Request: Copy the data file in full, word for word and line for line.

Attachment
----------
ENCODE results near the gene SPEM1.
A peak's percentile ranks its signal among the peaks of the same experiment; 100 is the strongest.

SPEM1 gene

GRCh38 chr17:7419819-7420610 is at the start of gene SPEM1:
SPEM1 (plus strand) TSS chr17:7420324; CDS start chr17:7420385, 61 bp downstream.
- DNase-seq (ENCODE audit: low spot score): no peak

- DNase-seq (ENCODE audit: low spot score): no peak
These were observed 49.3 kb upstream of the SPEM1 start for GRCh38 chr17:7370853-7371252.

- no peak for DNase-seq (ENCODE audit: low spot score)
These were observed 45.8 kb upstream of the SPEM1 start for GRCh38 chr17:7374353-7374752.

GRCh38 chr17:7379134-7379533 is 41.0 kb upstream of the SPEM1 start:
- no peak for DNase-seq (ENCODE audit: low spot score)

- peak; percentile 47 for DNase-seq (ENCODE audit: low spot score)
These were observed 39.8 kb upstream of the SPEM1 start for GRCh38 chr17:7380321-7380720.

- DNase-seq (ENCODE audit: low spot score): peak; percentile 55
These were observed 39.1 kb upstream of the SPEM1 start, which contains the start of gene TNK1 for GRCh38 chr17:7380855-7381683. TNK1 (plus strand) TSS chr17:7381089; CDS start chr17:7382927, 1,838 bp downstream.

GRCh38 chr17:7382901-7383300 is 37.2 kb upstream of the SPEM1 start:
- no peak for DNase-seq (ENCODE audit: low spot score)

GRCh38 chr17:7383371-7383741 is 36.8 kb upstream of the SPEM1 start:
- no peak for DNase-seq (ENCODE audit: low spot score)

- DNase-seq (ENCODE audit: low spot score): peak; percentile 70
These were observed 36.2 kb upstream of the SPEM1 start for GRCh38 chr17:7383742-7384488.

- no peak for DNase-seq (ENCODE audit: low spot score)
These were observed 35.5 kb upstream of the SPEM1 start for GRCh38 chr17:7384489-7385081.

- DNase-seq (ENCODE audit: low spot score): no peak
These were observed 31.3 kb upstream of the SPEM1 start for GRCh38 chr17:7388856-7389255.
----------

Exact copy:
ENCODE results near the gene SPEM1.
A peak's percentile ranks its signal among the peaks of the same experiment; 100 is the strongest.

SPEM1 gene

GRCh38 chr17:7419819-7420610 is at the start of gene SPEM1:
SPEM1 (plus strand) TSS chr17:7420324; CDS start chr17:7420385, 61 bp downstream.
- DNase-seq (ENCODE audit: low spot score): no peak

- DNase-seq (ENCODE audit: low spot score): no peak
These were observed 49.3 kb upstream of the SPEM1 start for GRCh38 chr17:7370853-7371252.

- no peak for DNase-seq (ENCODE audit: low spot score)
These were observed 45.8 kb upstream of the SPEM1 start for GRCh38 chr17:7374353-7374752.

GRCh38 chr17:7379134-7379533 is 41.0 kb upstream of the SPEM1 start:
- no peak for DNase-seq (ENCODE audit: low spot score)

- peak; percentile 47 for DNase-seq (ENCODE audit: low spot score)
These were observed 39.8 kb upstream of the SPEM1 start for GRCh38 chr17:7380321-7380720.

- DNase-seq (ENCODE audit: low spot score): peak; percentile 55
These were observed 39.1 kb upstream of the SPEM1 start, which contains the start of gene TNK1 for GRCh38 chr17:7380855-7381683. TNK1 (plus strand) TSS chr17:7381089; CDS start chr17:7382927, 1,838 bp downstream.

GRCh38 chr17:7382901-7383300 is 37.2 kb upstream of the SPEM1 start:
- no peak for DNase-seq (ENCODE audit: low spot score)

GRCh38 chr17:7383371-7383741 is 36.8 kb upstream of the SPEM1 start:
- no peak for DNase-seq (ENCODE audit: low spot score)

- DNase-seq (ENCODE audit: low spot score): peak; percentile 70
These were observed 36.2 kb upstream of the SPEM1 start for GRCh38 chr17:7383742-7384488.

- no peak for DNase-seq (ENCODE audit: low spot score)
These were observed 35.5 kb upstream of the SPEM1 start for GRCh38 chr17:7384489-7385081.

- DNase-seq (ENCODE audit: low spot score): no peak
These were observed 31.3 kb upstream of the SPEM1 start for GRCh38 chr17:7388856-7389255.